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Tag: invasive species

SF video: Ripoll River, Spain

June 25th, 2014 — 6:19pm
© Matt Ford

Invasive mosquitofish, Gambusia holbrooki, in the Ripoll. © Matt Ford

Check out our video of native cyprinids Barbus meridionalis Risso 1827 and Squalius laietanus Doadrio, Kottelat & de Sostoa 2007. Both species are endemic to a few river basins in northeaster Spain and southern France, in this case the Ripoll River, a tributary within the larger Bésos drainage close to Barcelona. This is a typical Mediterranean river which flows more strongly during winter and spring and contains less water during the dry summer period.

Drought conditions can also extend between years, and a dry winter in 2013/2014 has caused the native fishes to become concentrated in permanent pools. Also present in these refuge habitats are the invasive mosquitofish Gambusia holbrooki Girard 1859, pumpkinseed sunfish Lepomis gibbosus (Linnaeus 1758), and red swamp crayfish Procambarus clarkii (Girard 1852), all of which were introduced from the United States in the twentieth century and now represent a serious ecological issue throughout Spain.

This is our first attempt at editing a video with captions, music, etc., so please bear with it!

Category: Blogs, Fish in the wild | Tags: , , , , , , , , , , | 2 comments »

Apple snails eggs contain unique poison

June 5th, 2013 — 3:34pm

Apple snails are now banned from the European aquatic trade after becoming established in Spain © Polarlys

Apple snails of the genus Pomacea have been popular aquarium inhabitants for decades but were recently banned from the European trade following a request from Spanish authorities due to one species, P. insularum, becoming established in certain wetlands following release by aquarists.

The congener P. canaliculata has been introduced to Hawaii and various countries in Southeast Asia where it’s considered a highly invasive pest since it not only competes with native molluscs but feeds on aquatic plants and can devastate rice and other semi-aquatic crops.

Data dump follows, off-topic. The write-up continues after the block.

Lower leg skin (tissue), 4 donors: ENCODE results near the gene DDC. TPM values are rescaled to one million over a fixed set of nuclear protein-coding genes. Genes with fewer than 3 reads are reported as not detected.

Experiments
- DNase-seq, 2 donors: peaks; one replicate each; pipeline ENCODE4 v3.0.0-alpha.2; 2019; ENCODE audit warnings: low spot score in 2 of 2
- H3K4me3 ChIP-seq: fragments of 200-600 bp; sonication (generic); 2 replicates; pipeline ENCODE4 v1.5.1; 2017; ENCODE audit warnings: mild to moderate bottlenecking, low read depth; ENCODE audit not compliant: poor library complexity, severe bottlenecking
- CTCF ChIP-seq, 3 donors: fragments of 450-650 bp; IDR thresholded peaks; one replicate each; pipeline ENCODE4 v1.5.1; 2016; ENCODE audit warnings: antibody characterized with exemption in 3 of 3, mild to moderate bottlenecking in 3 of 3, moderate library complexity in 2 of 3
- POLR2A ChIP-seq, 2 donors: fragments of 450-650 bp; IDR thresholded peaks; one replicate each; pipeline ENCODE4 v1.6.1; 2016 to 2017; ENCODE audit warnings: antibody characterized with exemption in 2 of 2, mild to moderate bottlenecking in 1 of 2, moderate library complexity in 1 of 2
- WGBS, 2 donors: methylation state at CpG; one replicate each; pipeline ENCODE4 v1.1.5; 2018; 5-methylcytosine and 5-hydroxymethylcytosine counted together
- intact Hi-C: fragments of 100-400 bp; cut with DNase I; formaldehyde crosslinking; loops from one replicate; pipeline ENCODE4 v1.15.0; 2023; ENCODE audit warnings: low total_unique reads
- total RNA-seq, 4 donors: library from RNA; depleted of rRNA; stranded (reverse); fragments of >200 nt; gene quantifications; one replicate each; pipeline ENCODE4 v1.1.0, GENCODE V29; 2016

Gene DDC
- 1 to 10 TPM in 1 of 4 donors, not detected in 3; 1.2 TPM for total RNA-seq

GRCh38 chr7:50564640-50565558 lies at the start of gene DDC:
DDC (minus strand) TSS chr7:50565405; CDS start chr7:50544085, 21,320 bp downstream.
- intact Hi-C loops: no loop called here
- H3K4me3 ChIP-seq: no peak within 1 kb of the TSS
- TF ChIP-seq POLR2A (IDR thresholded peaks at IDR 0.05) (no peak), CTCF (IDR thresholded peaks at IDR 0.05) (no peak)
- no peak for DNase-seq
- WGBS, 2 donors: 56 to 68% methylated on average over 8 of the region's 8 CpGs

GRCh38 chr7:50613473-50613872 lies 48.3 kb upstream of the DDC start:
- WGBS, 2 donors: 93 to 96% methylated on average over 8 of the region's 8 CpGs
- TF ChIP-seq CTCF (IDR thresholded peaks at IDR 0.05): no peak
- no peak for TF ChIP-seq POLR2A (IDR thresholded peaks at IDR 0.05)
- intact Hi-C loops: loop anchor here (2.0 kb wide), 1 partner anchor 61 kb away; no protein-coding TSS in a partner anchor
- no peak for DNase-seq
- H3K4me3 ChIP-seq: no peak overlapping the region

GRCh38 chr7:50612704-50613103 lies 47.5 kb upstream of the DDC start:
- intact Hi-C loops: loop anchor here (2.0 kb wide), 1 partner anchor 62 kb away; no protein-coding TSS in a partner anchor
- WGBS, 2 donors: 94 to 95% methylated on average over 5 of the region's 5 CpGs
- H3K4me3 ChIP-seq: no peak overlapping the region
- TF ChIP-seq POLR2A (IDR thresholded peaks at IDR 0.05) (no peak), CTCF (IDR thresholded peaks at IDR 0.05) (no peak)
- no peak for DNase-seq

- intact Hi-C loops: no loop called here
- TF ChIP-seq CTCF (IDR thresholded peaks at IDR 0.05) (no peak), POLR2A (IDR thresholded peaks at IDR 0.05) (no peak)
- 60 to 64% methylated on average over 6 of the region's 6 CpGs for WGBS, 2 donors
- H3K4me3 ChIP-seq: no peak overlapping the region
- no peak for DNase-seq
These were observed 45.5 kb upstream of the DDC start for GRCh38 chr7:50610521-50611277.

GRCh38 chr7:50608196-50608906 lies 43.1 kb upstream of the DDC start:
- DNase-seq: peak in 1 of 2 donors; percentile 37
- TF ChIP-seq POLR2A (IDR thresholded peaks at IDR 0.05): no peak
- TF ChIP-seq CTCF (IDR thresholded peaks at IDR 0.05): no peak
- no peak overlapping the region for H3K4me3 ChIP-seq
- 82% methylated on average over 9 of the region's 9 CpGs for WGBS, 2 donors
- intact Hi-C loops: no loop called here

It’s considered one of the 100 world’s worst invaders, according to the Global Invasive Species Database.

New research published in the open access journal PLoS ONE this week has revealed that the eggs of P. canaliculata are filled with a powerful neurotoxin making them unpalatable to virtually all potential predators with the only known exception being the fire ant, Solenopsis geminata, although no-one is quite sure how it’s able to eat them.

Two invasive species together at a habitat in China; bright pink Pomacea eggs with the African aquatic plant Pistia stratiotes © Shan Lv

Apple snail eggs are unusual anyway insofar that they’re brightly-coloured, pink-reddish in the case of P. canaliculata, and deposited outside of the water, characters that not only make them visible but also vulnerable to both predators and parasites.

The bright colour is thought to act as a visual deterrent to predators while a study published in 2010 revealed that proteins deposited around a fertilised egg, within the perivitelline fluid, are involved in egg defence.

One of these proteins, PcPV2, is a neurotoxin with a strong lethal effect on the central nervous system of mice and the new research demonstrates that this substance is pretty unusual in a number of ways.

For example its structure is of a type known as ‘AB toxins’ which were previously known only in certain bacteria and plants, and represents the first record of a defense system employed by plants against predators in an animal.

To date the tropical fire ant is the only species able to eat Pomacea eggs without ill effects © Antweb.org

AB toxins tend to be ingested orally and can remain active after passing through the gastrointestinal tract of higher animals where extremes of pH restrict the activity of some other types of toxin.

This suggests that the protein evolved in order to confer a survival advantage to the eggs and has resulted in a virtual absence of predators as well as pointing towards previously unknown similarities between toxic plant seeds and poisonous eggs.

It may also provide clues as to why apple snails are able to colonise new habitats so successfully, and raises inevitable questions regarding the role of the aquarium trade in facilitating some of these introductions.

For further information refer to the full, open access paper: Dreon, M. S., M. V. Frassa, M. Ceolín, S. Ituarte, J-W. Qiu, J. Sun, P. E. Fernández and H. Heras. 2013. Novel Animal Defenses against Predation: A Snail Egg Neurotoxin Combining Lectin and Pore-Forming Chains That Resembles Plant Defense and Bacteria Attack Toxins. PLoS ONE 8(5): e63782

Category: Aquatic Invertebrates, Blogs | Tags: , , , , | One comment »

Something in the water…

December 20th, 2012 — 9:57am

The study uses the zebra danio, Danio rerio, in its case example. © Mike Norén

New study reveals how environmental DNA could be used to identify potentially invasive species in the ornamental fish trade… Continue reading »

Category: News, Science | Tags: , , , , , , | Comment »

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